Some people may feel concern for the well being of the animals pulling around these carriages full of smiling tourists. I mean, sure its great to hop on a carriage and be transported to a different time, but how do we really treat these horses behind the scenes? This is certainly a valid question, and we totally get it! We’d like to take this opportunity to tell you up-front just how life is for these big guys.
First, you should know, that each member of our herd is cherished and loved greatly. Each horse has a very distinct personality as do their human counterparts. They want to be treated with respect and love and honesty, just like people. There is just no way that any of us could make a 2000lb plus animal to do something unless they wanted to…..so we ASK them, respectfully. Our drivers and barn-men are very much family members to these horses and know each little idiosyncrasy that tells us how a horse is feeling on a given day.
Every horse has access to “free-choice” hay (orchard grass imported from Kentucky) and water 24 hours a day. They are are fed top of the line grain with a balance of quality fat & protein. And of course horse muffins, their absolute favorite treat!
Because we take our work so seriously, and know that there is some misinformation out there, we’d like to take this opportunity to dispel 5 common myths about our industry.
TOP 5 MYTHS ABOUT CARRIAGE HORSES
- MYTH – They are abused.
Our professional horse-care begins with diet. Over the years we have cultivated an excellent feeding program that addresses each individuals needs, as far as volume and particular supplements. Our horses receive optimal grain, beautiful hay imported bi-weekly from Kentucky, any medical care necessary with regular veterinary visits. They receive tons of time & attention, grooming, any needs addressed & their favorite treats, German horse muffins in abundant supply!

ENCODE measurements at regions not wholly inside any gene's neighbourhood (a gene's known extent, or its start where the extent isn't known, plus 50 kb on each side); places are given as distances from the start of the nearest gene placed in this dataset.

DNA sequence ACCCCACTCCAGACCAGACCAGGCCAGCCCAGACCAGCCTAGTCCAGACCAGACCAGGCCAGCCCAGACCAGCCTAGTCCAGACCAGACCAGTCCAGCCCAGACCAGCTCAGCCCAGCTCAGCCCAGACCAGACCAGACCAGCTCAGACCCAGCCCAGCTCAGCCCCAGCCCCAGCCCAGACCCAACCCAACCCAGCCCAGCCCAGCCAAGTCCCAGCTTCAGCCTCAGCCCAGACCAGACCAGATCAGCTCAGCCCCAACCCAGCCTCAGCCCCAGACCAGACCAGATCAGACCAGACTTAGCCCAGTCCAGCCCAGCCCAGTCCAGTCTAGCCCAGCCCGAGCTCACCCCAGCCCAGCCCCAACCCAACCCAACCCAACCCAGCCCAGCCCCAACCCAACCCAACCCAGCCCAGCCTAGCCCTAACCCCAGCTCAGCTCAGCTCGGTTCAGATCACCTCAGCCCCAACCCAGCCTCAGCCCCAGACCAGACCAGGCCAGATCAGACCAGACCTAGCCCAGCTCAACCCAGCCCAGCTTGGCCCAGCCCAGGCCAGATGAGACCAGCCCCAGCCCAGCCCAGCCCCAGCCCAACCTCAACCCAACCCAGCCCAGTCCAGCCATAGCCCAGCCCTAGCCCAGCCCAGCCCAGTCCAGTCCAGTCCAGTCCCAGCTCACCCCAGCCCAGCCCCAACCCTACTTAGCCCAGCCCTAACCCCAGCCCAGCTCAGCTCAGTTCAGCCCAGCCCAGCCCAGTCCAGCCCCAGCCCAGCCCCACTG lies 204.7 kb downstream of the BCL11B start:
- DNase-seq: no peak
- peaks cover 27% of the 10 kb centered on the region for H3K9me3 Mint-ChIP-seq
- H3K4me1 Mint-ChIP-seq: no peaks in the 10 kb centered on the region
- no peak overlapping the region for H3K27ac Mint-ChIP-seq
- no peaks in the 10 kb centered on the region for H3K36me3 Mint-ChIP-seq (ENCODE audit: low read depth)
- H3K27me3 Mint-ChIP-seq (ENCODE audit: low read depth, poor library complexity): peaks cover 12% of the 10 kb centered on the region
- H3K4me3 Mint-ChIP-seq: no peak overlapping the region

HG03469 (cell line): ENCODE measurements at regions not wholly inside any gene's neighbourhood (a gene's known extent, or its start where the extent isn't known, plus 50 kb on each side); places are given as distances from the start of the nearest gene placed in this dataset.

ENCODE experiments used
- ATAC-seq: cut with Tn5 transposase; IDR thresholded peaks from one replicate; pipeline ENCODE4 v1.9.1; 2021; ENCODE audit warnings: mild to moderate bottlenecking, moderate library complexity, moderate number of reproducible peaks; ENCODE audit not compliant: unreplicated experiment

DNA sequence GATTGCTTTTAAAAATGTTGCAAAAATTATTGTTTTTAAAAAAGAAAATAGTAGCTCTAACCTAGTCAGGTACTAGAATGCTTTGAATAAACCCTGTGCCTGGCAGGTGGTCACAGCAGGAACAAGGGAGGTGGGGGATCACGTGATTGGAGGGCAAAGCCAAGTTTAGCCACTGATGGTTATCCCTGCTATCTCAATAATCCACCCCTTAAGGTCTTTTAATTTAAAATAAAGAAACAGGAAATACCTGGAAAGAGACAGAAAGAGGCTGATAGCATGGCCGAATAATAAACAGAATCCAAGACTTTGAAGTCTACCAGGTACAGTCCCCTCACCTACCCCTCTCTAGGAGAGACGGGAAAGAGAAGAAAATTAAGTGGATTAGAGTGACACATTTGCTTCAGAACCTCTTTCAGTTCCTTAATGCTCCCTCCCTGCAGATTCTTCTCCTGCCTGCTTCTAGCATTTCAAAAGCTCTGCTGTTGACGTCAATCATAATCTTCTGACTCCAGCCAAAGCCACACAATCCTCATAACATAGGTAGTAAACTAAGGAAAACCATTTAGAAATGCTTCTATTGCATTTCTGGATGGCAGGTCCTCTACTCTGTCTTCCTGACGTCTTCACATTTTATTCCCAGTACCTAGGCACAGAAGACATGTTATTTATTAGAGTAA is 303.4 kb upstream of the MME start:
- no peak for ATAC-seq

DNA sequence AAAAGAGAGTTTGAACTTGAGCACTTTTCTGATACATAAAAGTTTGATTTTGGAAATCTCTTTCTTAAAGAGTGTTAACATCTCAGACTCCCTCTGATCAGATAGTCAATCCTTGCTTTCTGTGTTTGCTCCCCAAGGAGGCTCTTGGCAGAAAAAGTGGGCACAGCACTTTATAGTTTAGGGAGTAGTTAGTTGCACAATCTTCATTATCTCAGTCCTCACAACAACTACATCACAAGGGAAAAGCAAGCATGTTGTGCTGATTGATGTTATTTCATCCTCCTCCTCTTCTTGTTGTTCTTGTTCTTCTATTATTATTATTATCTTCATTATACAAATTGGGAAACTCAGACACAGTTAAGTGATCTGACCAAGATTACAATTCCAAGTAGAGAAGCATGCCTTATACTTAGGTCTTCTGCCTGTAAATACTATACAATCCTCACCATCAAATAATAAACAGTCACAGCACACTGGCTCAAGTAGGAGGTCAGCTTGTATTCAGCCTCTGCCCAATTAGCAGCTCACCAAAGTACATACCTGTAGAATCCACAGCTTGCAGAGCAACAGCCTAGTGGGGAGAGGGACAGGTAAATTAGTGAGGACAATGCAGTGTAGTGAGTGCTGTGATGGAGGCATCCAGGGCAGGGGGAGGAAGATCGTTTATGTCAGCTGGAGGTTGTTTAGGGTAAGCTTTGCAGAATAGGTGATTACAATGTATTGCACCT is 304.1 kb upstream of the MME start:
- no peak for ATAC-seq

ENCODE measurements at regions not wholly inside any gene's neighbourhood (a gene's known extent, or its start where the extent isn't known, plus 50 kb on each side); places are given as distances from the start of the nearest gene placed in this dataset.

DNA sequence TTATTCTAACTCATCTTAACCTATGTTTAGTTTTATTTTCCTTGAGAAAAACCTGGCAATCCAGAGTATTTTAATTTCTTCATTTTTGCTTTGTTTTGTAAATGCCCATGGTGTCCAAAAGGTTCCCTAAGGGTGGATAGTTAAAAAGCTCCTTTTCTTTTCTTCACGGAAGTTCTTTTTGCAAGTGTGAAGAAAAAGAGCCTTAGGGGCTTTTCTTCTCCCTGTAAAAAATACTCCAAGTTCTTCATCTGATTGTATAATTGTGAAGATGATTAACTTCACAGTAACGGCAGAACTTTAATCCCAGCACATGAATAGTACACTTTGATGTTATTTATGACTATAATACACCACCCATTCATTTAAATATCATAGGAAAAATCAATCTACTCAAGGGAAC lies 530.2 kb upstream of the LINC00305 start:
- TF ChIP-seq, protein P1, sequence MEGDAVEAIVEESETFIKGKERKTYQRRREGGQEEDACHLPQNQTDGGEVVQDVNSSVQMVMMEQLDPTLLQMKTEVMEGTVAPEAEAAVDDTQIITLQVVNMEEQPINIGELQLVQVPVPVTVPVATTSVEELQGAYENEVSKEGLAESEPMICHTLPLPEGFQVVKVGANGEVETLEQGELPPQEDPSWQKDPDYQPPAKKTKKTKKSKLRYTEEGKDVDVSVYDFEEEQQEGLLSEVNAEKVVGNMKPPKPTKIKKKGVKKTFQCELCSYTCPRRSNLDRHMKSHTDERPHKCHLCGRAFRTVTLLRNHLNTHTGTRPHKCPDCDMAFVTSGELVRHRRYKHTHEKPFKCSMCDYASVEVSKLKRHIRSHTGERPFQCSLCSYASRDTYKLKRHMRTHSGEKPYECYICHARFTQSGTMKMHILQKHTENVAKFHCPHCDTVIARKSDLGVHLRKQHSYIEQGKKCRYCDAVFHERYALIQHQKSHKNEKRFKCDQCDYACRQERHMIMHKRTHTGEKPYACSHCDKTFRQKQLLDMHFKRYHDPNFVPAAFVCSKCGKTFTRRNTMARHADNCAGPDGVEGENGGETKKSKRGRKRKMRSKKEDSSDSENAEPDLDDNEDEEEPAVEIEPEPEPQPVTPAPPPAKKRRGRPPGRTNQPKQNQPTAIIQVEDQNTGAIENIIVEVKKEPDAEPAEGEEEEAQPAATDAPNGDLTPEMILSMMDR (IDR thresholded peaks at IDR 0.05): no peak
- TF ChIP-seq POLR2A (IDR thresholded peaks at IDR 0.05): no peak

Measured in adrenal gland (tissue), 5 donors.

The fact is, our horses have human care, contact & interaction on average 18 hours a day. That is more time than most of us spend with our own pets!
- MYTH – The horses are working against their will.
Horses are very intelligent, kind animals. They enjoy the relationships they have with humans, as is evident through their cooperation & excitement to do their jobs. These “jobs” are opportunities for enrichment, which the horses need. You cannot make animals of this size participate against their will. We take significant time to get to know them & understand their form of communication. Horses & humans have been partners for literally thousands of years, and it is one of the most beautiful partnerships in history.
- MYTH – Retired carriage horses are sent to auctions & slaughter.
This is 100% false propaganda used by those who are anti-carriage to push an agenda. Our horses live on our farm when they retire, with everything they can possibly need. Murphy, our 22 year old Belgian even has two miniature horses, Wyatt & Willow, as his companions. Right now Murphy is also raising a 7 month old filly who was bought at auction with her mom for rehabilitation. She and momma will never be carriage horses, but will live with “Uncle Murphy” in their now safe, stress free farm environment.
- MYTH – The carriages are too heavy for the horses to pull.
There have been many studies done to this affect which describe in detail what a horses capability is, pulling a wagon with wheels. Our carriages are never loaded anywhere near what their capabilities are. There are countless articles that state the same. See article below:
- MYTH – Carriage horses experience high levels of stress & are frightened.
While some horses do not have the temperament to work in a town setting such as ours, that is not true of all horses. They adapt to their surroundings rather well & develop a significant amount of trust with their caretakers & drivers. That trust cannot be faked or falsified in any way, and it allows them to feel at ease. Today I watched a horse take a nap in City Market while a bucket truck was replacing a light fixture next to him. They trust their humans & know we would not put them in danger. See article below:
- For more on how we care for our own horses here at CTOS, please watch some of these videos about the horses and their care.
- Video – Summer Days
- Video – Savannah Carriage Horses staying cool in the summer-time